I passed on a lot of, on paper, good concepts because the characters and the dialogue just seemed very generic and could have been written by anyone. So find your voice. That's it. It's a very standard thing to say.  
 
Matimba: That's perfect. That was a really good gauntlet.  
 
Rachael: And look, the answer would differ probably from company to company, slightly, because of the taste of what each individual company are trying to put out there, and I just know for a film to make it onto the slate of Big Talk, it being authored is the most essential thing. So I think it's that thing, like, if we make a film and it doesn't necessarily work commercially, or as well commercially as we might have hoped, "Attack the Block" and "Man Up" are both examples of that. I've caused such disappointing, everyone's put a lot of work in, and you think it deserves better, but how can you feel you've wasted your time when you're standing behind films like that that ultimately people do discover on DVD, and have a huge love for.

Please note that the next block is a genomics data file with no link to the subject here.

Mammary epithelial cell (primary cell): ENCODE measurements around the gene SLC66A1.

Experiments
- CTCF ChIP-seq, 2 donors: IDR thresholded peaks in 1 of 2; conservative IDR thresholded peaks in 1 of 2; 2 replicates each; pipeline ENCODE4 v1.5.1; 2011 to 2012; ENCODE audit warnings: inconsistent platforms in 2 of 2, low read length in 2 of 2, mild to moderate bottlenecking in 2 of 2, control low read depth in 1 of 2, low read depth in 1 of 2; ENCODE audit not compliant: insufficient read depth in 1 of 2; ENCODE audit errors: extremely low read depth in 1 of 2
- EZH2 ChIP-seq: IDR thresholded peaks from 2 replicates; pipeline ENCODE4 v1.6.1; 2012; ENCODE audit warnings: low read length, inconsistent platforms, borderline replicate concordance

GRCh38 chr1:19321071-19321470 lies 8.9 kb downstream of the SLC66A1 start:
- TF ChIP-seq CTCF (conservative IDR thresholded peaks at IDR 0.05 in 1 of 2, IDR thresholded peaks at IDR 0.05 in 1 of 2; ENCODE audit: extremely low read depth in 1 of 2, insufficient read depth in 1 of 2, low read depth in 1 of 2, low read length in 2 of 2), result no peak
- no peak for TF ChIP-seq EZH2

And let's stand up as fresh, innovative, and you can't go home at the end of the day and feel disappointed if you've done that, whereas I think you probably can feel very disappointed if you go after the big commercial blockbuster with those dollar signs in your eyes, and then it fails because you haven't...I wouldn't take back any of the experiences on those films, because they're so creatively rewarding to work on. So I'm lucky that I'm at a company that that is the ethos of what we're trying to do. I think that thing about voice is just something that I've come to just realize after so many years, like, 19 years working in development, is it doesn't matter if you have the greatest idea in the world. You'll get chucked off it if you can't...you just will. That's what will happen. Someone else who can [inaudible 00:23:05] character and has found their voice will come and make your idea into a movie, and that's a terribly disappointing place to be.  
 
Matimba: Thank you again. Thank you, honestly, thank you so much for taking the time.  
 
Rachael: Of course, it's been lovely. 
 
Matimba: It's been nice to meet you.  
 
Rachael: Lovely to meet you.  
 
Matimba: Lovely to meet you, too. Thank you so much. Ok, ok let’s do some thank you’s. We couldn’t have made this podcast without Rachael Prior, thanks to musical talent Sir Rory Dempsey, the whole BFI Network team and producer Marie. We want to know what you think of the podcast, so tweet us @BFINetwork. Bye for now. 
 
Hello, it's me. Matimba Kabalika.